Friday, November 11, 2011

Review: 1984 by George Orwell

Title: 1984
Author: George Orwell
Genre: Science Fiction
Release Date: July 1950
Publisher: Signet Classics
Format: Paperback
Pages: 326
Links: Goodreads | Amazon | Bookdepository
Read from October 13 to 19, 2011
My rating: 
Summary: Written in 1948, 1984 was George Orwell’s chilling prophecy about the future. And while 1984 has come and gone, Orwell’s narrative is timelier than ever. 1984 presents a startling and haunting vision of the world, so powerful that it is completely convincing from start to finish. No one can deny the power of this novel, its hold on the imaginations of multiple generations of readers, or the resiliency of its admonitions—a legacy that seems only to grow with the passage of time.

Prior to this book by George Orwell, I read Animal Farm in 2009 and loved it. I still can't decide how exactly I feel about this novel. It's not really the kind of books that I enjoy reading, but I decided to give it a try anyway.
1984 is a story that takes place in Oceania, which represents a dystopia. The Party that rules the nation has a way of manipulating its people, watching their every move with the presence of the "telescreen", and picking up sounds by hidden microphones. It's impossible to be completely alone in this country. When looking out the window, one will most likely see a big poster with a picture of a man with a mustache, and the caption will read "BIG BROTHER IS WATCHING YOU". The people are supposed to love Big Brother. Those who don't are guilty of "thoughtcrime" and will have to undergo a long process which will "fix" them. The Party slogan runs like this:


The party is in the position to alter the past, and whatever they say is truth, is truth. They also have a language of their own, which is being perfected by the Ministry of Truth. Newspeak is a means used to make it impossible for people to commit "thoughtcrime".

The protagonist, Winston Smith, hates Big Brother and the party. He hates everything that has to do with them. The way they control lives. The way he has to live. The way they feed people with lies after lies. The way they make people "vaporize" so easily, and name them "unpersons" and that's it, these "unpersons" never existed. The way today Oceania is at war with Eastasia, not Eurasia, and always has been, while Yesterday Oceania was at war with Eurasia, not Eastasia, and always had been. The sitting through "Two Minutes Hate". The Newspeak. Everything. So he decides to do something. And in the end he is betrayed, and pays greatly for his "crime".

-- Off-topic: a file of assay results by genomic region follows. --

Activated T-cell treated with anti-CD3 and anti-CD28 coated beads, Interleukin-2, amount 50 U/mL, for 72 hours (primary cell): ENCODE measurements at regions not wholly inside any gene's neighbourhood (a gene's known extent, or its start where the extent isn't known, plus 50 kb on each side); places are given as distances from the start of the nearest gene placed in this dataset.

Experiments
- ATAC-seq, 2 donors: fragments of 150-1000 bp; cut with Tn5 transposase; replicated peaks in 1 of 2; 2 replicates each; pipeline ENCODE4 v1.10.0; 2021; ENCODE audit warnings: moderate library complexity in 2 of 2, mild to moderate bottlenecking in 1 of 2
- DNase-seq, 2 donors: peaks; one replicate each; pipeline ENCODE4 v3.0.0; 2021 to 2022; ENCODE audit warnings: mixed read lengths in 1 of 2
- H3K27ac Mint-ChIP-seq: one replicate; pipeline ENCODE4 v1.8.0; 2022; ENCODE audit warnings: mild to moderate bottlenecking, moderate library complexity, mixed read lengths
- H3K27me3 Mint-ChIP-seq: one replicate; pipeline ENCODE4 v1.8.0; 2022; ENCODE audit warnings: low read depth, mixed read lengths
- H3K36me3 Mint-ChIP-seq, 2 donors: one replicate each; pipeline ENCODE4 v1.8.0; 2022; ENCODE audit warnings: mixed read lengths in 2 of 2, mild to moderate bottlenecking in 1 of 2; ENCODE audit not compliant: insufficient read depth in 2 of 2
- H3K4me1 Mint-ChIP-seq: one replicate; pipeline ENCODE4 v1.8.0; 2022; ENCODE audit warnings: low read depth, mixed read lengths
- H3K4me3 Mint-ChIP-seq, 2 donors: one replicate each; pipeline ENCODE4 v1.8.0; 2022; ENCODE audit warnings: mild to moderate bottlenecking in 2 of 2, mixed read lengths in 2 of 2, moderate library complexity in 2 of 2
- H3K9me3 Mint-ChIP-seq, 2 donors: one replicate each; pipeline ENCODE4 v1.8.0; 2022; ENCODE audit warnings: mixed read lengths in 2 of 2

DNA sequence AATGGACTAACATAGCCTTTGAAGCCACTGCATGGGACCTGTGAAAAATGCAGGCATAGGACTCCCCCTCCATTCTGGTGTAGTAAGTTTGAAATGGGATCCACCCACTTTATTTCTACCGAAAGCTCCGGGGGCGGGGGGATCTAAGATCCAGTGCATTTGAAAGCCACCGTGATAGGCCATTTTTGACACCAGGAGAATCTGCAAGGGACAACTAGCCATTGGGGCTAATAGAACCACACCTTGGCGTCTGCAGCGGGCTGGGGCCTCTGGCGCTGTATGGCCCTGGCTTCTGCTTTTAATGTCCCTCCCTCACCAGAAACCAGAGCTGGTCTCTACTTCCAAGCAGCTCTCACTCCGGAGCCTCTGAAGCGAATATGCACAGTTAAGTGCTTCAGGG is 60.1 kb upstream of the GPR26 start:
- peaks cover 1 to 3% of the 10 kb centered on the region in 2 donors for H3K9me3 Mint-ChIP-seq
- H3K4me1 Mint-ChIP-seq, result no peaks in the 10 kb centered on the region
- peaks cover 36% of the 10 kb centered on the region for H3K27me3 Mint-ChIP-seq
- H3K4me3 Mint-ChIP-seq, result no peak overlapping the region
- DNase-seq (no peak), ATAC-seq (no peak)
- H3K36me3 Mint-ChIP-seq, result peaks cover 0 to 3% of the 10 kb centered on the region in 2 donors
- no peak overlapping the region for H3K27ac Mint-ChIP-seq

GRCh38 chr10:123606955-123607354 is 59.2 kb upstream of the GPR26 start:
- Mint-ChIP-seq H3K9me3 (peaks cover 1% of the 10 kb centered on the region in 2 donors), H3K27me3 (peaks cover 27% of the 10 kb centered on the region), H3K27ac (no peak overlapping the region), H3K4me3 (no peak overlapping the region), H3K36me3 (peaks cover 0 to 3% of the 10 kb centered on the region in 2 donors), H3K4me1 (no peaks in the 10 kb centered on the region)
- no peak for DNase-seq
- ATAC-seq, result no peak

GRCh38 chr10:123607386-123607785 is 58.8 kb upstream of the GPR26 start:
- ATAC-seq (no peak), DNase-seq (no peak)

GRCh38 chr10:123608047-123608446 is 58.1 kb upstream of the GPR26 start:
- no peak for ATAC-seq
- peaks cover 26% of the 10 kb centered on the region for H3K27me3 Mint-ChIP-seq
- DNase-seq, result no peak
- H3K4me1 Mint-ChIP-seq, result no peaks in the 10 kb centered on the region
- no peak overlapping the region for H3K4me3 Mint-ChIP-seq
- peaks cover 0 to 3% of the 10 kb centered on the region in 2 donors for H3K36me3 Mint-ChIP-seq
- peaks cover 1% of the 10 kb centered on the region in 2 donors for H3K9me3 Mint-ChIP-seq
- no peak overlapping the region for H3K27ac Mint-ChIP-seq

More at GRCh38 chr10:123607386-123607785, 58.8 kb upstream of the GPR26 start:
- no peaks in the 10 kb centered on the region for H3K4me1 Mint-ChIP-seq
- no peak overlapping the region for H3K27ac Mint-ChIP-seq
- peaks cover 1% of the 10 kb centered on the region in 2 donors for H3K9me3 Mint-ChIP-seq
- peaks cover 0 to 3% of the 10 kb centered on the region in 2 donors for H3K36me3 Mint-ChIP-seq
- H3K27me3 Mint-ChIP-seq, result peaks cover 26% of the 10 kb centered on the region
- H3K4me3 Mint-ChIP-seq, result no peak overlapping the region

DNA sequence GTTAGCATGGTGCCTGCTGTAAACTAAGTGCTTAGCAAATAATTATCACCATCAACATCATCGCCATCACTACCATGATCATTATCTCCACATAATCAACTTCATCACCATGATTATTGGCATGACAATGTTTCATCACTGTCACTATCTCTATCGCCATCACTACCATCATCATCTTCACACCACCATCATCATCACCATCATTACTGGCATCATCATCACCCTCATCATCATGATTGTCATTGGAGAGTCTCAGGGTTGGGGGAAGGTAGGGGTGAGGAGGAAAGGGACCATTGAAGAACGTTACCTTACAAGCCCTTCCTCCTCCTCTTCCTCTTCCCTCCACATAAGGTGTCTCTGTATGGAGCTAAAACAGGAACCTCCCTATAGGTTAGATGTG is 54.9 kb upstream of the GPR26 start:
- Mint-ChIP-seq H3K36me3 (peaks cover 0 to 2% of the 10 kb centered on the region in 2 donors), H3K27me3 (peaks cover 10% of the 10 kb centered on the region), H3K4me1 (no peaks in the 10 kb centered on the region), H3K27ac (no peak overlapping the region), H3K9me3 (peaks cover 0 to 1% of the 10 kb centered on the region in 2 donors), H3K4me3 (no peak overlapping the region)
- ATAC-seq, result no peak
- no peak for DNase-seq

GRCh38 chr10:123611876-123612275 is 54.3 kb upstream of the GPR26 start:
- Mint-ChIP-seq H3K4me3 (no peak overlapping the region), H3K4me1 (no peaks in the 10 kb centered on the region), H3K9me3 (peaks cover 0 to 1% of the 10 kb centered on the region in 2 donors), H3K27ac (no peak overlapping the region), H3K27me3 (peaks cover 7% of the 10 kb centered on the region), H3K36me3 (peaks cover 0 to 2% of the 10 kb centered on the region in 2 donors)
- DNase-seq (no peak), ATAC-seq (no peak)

As for me, I find this book interesting, sure. But it just doesn't do it for me like it does to a lot of people. It didn't floor me. This 3-part book is depressing. Most part of part 1 was boring to me. I had a hard time trying to concentrate. Part two was a bit more exciting. Part three was gold. It was in part three that I felt something. I clenched my eyes shut. I moaned. I felt horrified. I felt disgusted. My heart raced. My palms became sweaty. I wish the human race will never have to go through anything like that. But that's it. When I finished the book, I didn't get a lingering feeling or sensation like I usually do with other great books.
However, I have no regrets. 1984 is definitely worth reading. Maybe when I'm older, I might appreciate it more than I do now when I decide to visit it again.


This review is also posted on Goodreads.


  1. OK, I've heard so much about this classic and I have yet to read it. I need to put it on my TBR pile.

  2. I don't think you and I read the same book my friend.

  3. Seriously why haven't you read this book? This is still one of the most thought provoking books ever written. At times you will think that modern governments misunderstood it's purpose, that governments think it's an instruction manual and not a warning. Just read this book! It's fantastic!

  4. This is what makes this book such a classic and so timeless. The ink, paper and pen are replaced by the keyboard. The screen is replaced by the one you're are looking at right now.

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